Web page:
Darktrace’s Cyber AI helps support CCPA compliance by providing 100% visibility into the movement of data throughout an organization’s digital infrastructure, including noting who accesses it. By using self-learning AI to learn the ‘pattern of life’ of every user across cloud, SaaS, email, and traditional networks, Darktrace’s Cyber AI can automatically alert security teams of threats in real time and take autonomous action when an access policy is breached. And while the California Attorney General gives businesses a 30-day period to assess and remediate alleged violations of the CCPA, Cyber AI provides real-time understanding of cyber incidents, including data exfiltration, which enables businesses to not only meet this CCPA requirement, but to limit the impact of emerging threats.

For organizations to comply with this regulation, they need to be constantly aware of all activity involving sensitive consumer data. The Model Editor within the Threat Visualizer, Darktrace’s user interface, provides security teams with the ability to track specific parameters for this targeted, continuous monitoring. Darktrace offers customizable compliance models for customers to specifically watch over and safeguard user data as stipulated by the CCPA. A tag can be added to devices, stating that they contain personal data protected under the CCPA. This means that when an external or internal data transfer is instigated on the given device, it will immediately be flagged to organizations’ security teams. The same happens in the event of any unusual activity.

Figure 1: CCPA tag in the Threat Visualizer

The reality is that organizations’ digital environments – and the consumer data stored within them – are too extensive to manage, keep track of, and protect without Cyber AI. And with California set to vote on the implementation of even stricter privacy regulations in the coming months, organizations will need complete digital visibility and the ability to easily identify and fight back against emerging threats in order to keep pace with changing requirements. Cyber AI is no longer a nice-to-have, but a necessity.

INSIDE THE SOC
Darktrace cyber analysts are world-class experts in threat intelligence, threat hunting and incident response, and provide 24/7 SOC support to thousands of Darktrace customers around the globe. Inside the SOC is exclusively authored by these experts, providing analysis of cyber incidents and threat trends, based on real-world experience in the field.
AUTHOR
ABOUT ThE AUTHOR
Mariana Pereira
VP, Cyber Innovation

Mariana is the VP of Cyber Innovation at Darktrace, and works closely with the development, analyst, and marketing teams to advise technical and non-technical audiences on how best to augment cyber resilience, and how to implement AI technology as a means of defense. She speaks regularly at international events, with a specialism in presenting on sophisticated, AI-powered email attacks. She holds an MBA from the University of Chicago, and speaks several languages including French, Italian, and Portuguese.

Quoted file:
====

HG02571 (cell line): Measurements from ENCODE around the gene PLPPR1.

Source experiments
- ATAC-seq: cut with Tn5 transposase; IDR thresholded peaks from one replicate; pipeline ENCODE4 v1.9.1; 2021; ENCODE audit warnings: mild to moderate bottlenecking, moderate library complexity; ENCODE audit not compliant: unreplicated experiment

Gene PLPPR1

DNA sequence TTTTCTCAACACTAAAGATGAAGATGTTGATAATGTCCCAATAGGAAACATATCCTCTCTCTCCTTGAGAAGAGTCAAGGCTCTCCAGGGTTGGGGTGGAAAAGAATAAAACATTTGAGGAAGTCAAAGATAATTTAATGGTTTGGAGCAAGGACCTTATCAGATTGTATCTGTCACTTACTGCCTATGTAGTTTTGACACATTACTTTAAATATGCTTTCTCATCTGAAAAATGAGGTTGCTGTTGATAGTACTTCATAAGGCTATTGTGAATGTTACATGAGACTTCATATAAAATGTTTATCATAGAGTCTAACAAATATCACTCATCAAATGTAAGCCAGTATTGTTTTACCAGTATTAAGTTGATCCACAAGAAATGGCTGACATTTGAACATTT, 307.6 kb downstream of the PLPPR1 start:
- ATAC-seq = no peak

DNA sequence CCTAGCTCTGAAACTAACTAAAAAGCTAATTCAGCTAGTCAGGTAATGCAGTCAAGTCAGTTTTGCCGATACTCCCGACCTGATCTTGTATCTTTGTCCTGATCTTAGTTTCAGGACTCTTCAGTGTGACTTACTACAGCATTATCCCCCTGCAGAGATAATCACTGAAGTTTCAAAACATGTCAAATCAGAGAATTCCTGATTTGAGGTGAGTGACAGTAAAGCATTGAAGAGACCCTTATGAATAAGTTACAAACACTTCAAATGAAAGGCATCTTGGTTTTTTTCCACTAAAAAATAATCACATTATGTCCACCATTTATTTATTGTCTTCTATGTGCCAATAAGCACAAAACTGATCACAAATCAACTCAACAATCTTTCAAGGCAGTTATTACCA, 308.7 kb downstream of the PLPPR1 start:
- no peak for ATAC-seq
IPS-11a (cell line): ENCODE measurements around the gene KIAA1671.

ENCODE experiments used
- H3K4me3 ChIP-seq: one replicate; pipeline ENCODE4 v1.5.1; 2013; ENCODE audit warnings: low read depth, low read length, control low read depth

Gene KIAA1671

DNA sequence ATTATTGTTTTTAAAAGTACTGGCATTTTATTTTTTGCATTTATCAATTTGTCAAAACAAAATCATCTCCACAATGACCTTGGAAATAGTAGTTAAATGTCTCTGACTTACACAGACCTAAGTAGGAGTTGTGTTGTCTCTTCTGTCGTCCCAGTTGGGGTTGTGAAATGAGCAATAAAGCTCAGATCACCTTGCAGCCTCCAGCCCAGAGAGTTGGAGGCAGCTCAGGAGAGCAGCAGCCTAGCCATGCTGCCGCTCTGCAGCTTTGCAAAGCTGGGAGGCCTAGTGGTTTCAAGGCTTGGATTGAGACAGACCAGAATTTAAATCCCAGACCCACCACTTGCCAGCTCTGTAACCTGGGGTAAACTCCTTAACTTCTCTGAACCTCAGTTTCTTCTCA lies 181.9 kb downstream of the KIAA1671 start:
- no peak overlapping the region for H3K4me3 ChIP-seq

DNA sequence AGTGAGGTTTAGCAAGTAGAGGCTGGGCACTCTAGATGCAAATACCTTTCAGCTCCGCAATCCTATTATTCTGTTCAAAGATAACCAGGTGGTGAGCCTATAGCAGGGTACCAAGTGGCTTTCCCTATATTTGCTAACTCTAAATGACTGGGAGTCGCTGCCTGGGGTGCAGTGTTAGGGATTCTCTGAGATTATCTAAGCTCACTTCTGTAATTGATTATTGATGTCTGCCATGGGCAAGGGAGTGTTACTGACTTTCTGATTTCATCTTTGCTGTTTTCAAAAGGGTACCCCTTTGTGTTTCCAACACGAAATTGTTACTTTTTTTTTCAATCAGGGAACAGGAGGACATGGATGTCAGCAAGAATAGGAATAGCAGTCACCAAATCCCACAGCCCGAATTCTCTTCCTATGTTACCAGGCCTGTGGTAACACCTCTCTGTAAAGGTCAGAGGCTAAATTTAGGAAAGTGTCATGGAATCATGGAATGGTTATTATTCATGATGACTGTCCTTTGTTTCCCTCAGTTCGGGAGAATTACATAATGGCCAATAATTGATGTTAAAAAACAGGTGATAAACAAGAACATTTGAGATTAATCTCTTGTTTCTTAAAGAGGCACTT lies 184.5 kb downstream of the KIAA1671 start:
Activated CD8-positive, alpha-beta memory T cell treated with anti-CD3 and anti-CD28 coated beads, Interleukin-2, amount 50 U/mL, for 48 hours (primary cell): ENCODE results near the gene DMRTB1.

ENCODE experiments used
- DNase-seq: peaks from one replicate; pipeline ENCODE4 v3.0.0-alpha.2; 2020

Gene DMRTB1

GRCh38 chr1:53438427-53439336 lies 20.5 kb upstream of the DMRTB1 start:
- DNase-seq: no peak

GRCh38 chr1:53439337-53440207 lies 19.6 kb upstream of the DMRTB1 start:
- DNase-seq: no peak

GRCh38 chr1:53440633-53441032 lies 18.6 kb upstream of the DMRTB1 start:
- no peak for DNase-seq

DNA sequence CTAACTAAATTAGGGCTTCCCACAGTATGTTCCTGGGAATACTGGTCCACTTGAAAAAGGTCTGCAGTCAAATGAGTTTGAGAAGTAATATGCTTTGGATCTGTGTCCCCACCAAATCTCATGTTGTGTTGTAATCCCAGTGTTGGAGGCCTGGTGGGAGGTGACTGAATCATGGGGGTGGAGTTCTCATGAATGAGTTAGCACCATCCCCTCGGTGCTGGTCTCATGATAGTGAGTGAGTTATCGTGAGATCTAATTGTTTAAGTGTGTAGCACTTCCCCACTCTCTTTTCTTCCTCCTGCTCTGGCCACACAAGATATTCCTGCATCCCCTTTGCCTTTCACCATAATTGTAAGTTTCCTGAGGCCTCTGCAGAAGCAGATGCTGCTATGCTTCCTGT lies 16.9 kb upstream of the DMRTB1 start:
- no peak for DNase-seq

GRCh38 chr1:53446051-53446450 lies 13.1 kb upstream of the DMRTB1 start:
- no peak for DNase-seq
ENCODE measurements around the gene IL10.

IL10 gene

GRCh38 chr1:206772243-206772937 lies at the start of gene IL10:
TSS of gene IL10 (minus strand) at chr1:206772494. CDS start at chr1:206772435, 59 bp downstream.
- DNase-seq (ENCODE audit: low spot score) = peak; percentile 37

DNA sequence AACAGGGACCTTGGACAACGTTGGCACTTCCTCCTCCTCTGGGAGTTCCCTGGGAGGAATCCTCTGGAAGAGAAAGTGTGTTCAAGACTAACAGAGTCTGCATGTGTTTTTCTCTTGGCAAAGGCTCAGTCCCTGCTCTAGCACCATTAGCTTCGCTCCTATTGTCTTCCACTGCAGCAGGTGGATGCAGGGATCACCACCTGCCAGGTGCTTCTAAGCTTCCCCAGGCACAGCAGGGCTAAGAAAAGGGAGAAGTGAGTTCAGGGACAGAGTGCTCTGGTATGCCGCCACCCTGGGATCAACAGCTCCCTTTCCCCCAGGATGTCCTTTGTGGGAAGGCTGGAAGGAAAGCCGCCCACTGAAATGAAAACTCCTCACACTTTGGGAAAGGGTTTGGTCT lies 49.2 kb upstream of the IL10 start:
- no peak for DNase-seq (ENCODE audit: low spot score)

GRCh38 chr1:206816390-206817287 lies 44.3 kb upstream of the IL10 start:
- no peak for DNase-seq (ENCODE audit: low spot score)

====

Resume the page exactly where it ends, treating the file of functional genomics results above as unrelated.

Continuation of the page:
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Customer Blog: Community Housing Limited Enhancing Incident Response

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04
Mar 2024

About Community Housing Limited

Community Housing Limited is a non-profit organization based in Australia that focuses on providing affordable, long-term housing and creating employment opportunities where possible. We give people the security of having a home so that they can focus on other essential pathways. As such, we are responsible for sensitive information on our clients.

As part of our commitment to strengthening our cyber security, we sought to simplify and unify our incident response plans and equip our engineers and desktop support teams with all the information we need at our fingertips.

Why Community Housing Limited chose Darktrace

Our team hoped to achieve a response procedure that allowed us to have oversight over any potential security risks, even cases that don’t overtly seem like a security risk. For example, an incident could start as a payroll issue and end up in the hands of HR, instead of surfacing as a security problem. In this case, our security team has no way of knowing the real number of events or how the threat had actually started and played out, making incident response and mitigation even more challenging.

We were already a customer of Darktrace’s autonomous threat detection, attack intervention, and attack surface management capabilities, and decided to add Darktrace for AI-assisted incident response and AI cyber-attack simulation.

AI-generated playbooks save time during incident response

I wanted to reduce the time and resources it took our security team to appropriately respond to a threat. Darktrace automates several steps of the recovery process to accelerate the rate of incident response by using AI that learns the granular details of the specific organization, building a dynamic understanding of the devices, connections, and user behaviors that make up the normal “pattern of life.”  

The AI then uses this understanding to create bespoke, AI-generated incident response playbooks that leverage an evolving understanding of our organization to determine recovery steps that are tailored not only to the specific incident but also to our unique environment.